2 Jan 2015
REVIEW: Burial Rites by Hannah Kent
Title: Burial Rites
Author: Hannah Kent
Genre: Adult, Historical.
Publication Date: May 1st 2013
In northern Iceland, 1829, Agnes Magnusdottir is condemned to death for her part in the brutal murder of two men.
Agnes is sent to wait out the time leading to her execution on the farm of District Officer Jon Jonsson, his wife and their two daughters. Horrified to have a convicted murderess in their midst, the family avoids speaking with Agnes. Only Toti, the young assistant reverend appointed as Agnes' spiritual guardian, is compelled to try to understand her, as he attempts to salvage her soul. As the summer months fall away to winter and the hardships of rural life force the household to work side by side, Agnes' ill-fated tale of longing and betrayal begins to emerge. And as the days to her execution draw closer, the question burns: did she or didn't she?
Based on a true story, Burial Rites is a deeply moving novel about personal freedom: who we are seen to be versus who we believe ourselves to be, and the ways in which we will risk everything for love. In beautiful, cut-glass prose, Hannah Kent portrays Iceland's formidable landscape, where every day is a battle for survival, and asks, how can one woman hope to endure when her life depends upon the stories told by others?
I’ve already rewritten just this first line about five times now – I don’t know where to start. Okay, so I’m not a big reader of adult fiction. I’d like to say that I’m a diverse reader, but really I tend to stick to my YA books and not really branch out. Burial Rites wasn’t a book I was ever interested in – I’d heard good reviews of it, but the fact that it was adult fiction meant that I’d probably never really get around to it. I don’t know what changed my mind, but one day I picked it up at the bookstore and then wrapped it up for myself for Christmas.
I wanted to start this on Christmas day, but I held myself back because I wanted it to be my first read of 2015. I wanted to start the year off on a high, and I had this feeling that this was going to be the perfect book. It was.
I got about twenty pages into this before I’d decided that I was completely in love with it. The story is so completely unique, especially in comparison to the majority of the books I read. I found that I could not stop reading – I’d tell myself that I’d just read to end of a chapter so I could go off and do whatever, and then suddenly I’d read five more chapters. I could have finished it in the one sitting, but it was late and I had to be up early and be social the next day (Don’t you hate that?) I just had to know more and more about the story and the characters, and since I’ve been in a bit of a reading slump lately…that was the best feeling.
I’m going to break this down into a few sections now. Firstly, I want to talk about the setting. This is set in 1829 Northern Iceland, if that doesn’t sound amazing to you then clearly you have a problem. I’m going to admit, I’m kind of (really) obsessed with Scandinavia lately so this was the perfect book for me right now. Most of the story takes place on farms, which admittedly doesn’t sound like a really interesting setting, but I was so enthralled by the characters’ lives and the stories that the fact it was set on a farm just made it more interesting to me.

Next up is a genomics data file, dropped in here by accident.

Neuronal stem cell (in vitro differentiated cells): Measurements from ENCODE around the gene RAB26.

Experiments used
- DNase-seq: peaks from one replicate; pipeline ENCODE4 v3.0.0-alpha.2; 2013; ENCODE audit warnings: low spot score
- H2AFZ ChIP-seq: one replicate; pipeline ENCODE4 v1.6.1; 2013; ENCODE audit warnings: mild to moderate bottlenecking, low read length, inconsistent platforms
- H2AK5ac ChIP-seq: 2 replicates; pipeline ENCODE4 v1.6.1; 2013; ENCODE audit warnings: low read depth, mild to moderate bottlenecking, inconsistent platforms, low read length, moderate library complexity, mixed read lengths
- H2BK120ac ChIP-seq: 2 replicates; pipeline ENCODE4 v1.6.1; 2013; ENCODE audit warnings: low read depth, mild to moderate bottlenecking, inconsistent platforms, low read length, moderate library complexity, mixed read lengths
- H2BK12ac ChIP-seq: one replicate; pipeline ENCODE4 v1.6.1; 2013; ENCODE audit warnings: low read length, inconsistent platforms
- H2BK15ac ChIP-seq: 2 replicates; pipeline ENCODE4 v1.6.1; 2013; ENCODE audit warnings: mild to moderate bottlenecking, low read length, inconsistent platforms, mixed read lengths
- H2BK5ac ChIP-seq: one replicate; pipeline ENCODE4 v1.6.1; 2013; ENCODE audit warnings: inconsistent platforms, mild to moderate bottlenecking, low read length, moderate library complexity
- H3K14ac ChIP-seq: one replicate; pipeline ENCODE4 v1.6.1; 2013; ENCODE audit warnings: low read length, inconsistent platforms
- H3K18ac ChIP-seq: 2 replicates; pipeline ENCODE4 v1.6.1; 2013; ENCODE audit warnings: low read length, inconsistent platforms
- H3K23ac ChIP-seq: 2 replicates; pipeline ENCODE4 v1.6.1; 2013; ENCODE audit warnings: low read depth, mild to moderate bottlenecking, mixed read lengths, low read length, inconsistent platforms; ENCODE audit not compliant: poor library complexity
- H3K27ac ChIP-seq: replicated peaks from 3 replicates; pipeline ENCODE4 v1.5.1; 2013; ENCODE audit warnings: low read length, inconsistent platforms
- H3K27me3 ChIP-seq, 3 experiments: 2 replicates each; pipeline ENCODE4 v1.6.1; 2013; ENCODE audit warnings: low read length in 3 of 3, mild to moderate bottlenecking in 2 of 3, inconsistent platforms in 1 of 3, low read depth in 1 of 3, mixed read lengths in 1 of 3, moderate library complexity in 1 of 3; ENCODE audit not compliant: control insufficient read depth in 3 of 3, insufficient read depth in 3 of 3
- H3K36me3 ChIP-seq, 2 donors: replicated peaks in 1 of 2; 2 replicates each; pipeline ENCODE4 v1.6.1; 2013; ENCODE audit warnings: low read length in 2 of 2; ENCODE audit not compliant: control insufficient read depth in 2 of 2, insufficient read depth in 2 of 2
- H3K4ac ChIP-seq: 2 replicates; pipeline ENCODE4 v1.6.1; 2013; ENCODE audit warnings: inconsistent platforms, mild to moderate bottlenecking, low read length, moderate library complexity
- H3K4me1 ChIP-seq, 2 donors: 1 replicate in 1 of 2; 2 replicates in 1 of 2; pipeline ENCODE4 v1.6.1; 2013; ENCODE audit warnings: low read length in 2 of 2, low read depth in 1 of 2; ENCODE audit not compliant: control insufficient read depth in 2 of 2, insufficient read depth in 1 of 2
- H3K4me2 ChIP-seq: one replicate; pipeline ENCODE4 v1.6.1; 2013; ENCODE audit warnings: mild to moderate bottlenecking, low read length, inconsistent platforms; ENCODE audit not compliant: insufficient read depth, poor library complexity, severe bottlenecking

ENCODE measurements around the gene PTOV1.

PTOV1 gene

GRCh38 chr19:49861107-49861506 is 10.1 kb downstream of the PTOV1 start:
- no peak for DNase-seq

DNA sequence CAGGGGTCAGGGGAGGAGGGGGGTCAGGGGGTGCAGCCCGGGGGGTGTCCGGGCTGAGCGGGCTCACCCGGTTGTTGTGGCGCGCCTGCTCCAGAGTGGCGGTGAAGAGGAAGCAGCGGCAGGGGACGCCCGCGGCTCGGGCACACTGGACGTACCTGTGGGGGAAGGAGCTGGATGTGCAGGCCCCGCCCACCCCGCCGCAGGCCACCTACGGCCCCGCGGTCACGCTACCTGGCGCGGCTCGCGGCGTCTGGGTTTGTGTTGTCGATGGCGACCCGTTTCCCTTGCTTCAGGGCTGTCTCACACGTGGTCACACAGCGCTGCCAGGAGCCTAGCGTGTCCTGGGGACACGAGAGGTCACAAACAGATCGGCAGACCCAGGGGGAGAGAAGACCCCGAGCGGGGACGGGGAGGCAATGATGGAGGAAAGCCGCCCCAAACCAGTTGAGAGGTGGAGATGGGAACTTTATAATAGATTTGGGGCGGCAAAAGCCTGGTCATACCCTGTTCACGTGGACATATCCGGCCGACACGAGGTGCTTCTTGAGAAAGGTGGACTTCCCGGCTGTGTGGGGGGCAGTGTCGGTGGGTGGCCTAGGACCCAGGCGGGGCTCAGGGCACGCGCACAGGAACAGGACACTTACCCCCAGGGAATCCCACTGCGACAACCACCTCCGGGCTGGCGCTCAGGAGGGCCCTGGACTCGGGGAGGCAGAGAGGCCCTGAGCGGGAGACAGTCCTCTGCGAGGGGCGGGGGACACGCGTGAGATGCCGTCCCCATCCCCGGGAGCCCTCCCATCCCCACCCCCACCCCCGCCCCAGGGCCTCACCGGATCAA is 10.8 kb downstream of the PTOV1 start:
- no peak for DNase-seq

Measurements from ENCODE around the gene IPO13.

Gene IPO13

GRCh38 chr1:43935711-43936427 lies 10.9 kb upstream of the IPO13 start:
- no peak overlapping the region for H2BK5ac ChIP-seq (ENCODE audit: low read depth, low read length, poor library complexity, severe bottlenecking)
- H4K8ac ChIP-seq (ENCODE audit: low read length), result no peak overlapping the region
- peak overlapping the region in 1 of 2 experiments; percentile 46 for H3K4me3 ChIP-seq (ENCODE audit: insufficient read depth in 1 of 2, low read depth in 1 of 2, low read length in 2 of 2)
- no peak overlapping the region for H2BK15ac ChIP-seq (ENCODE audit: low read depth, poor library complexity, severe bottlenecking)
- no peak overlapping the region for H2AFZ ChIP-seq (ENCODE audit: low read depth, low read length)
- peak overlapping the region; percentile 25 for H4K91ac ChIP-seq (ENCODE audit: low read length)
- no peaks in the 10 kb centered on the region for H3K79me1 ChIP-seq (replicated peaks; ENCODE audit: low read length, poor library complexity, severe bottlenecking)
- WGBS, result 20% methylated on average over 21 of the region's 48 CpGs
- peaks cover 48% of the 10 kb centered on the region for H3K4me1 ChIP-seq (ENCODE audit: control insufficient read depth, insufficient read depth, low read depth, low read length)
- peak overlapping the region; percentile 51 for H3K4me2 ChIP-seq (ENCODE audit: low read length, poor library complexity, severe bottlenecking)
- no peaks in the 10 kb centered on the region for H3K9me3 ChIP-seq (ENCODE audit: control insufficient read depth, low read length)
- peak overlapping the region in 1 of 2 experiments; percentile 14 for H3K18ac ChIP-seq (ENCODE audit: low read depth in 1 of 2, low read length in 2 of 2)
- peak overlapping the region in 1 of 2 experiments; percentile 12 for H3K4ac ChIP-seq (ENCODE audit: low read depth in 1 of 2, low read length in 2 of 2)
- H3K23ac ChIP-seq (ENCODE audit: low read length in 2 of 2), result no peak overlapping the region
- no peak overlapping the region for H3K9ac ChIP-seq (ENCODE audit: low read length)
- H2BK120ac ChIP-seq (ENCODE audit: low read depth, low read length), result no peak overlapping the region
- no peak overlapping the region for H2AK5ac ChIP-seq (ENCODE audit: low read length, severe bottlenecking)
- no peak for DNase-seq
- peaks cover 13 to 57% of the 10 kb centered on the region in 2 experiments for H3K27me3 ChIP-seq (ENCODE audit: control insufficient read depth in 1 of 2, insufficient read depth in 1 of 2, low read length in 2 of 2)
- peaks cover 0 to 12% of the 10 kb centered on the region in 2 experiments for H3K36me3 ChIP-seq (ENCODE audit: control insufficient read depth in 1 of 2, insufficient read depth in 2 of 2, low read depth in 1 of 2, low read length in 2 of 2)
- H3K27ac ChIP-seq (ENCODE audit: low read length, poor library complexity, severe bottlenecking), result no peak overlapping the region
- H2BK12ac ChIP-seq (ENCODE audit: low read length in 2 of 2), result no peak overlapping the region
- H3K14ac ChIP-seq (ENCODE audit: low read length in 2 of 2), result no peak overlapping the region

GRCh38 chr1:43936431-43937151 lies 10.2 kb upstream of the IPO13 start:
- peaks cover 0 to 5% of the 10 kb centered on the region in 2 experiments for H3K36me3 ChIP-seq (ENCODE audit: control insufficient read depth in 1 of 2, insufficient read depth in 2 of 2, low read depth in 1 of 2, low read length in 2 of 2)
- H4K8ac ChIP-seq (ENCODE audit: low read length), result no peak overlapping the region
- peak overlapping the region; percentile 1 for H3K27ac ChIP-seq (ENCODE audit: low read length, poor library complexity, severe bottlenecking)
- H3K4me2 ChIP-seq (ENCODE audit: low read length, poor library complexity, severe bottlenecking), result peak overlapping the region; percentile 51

Secondly, the writing. Oh my god – THE WRITING! Usually if I’d picked up this book it probably would have taken me a couple of days to read, maybe a couple of weeks because I often find historical fiction to be quite dense and usually I really have to concentrate on all the little details but this was different. The writing completely sucked me in – it’s so beautiful and haunting and I just couldn’t stop. I think one of my favourite things is that you get two different perspectives – one perspective is first person of Agnes, and the other is third person. I’m not usually a fan of first person, but I absolutely adored being able to get into Agnes’ head and hear her thoughts and worries and her view of herself as well as the other characters.
Thirdly, the characters. Going into this book, I honestly did not expect to feel sympathy for a lot of the characters that are introduced at the start. HA! By the end of the book, there were characters that I’d originally hated that I now loved and ones who’d I liked that I would happily stab now. I think the biggest surprise for me was Agnes – I did not expect to sympathise with her at all, but now she’s honestly one of my new favourite characters. With this being based on a true story, I feel kind of weird saying that but I also kind of want to wrap her up in a blanket and give her a cup of tea. I’m pretty sure that wouldn’t have been common practice in 1800’s Iceland for a convicted murderess.
So now comes the part of the review where I beg you all to pick up this book. I know I say this a lot, but this is honestly one of the best books I’ve ever read. I’ve even got a new goal in life which is to convince absolutely everybody in the universe to read this book – it was just that mind-blowingly good. If you’re even considering reading this book, then let me convince you to. If you’re not sure if you’re interested, then yes, I will talk about this book to you so much that eventually you just get sick of hearing about it that you pick it up. And if you’ve already placed your order on Book Depository/Booktopia/Amazon/Bookworld/whatever, then let me send you some cake because you’re beautiful.
Seriously though, READ THIS BOOK.
REVIEW: Burial Rites by Hannah Kent
2015|Aussie Author|Best book 2015|Best book ever|Burial Rites|ely|Hannah Kent|January|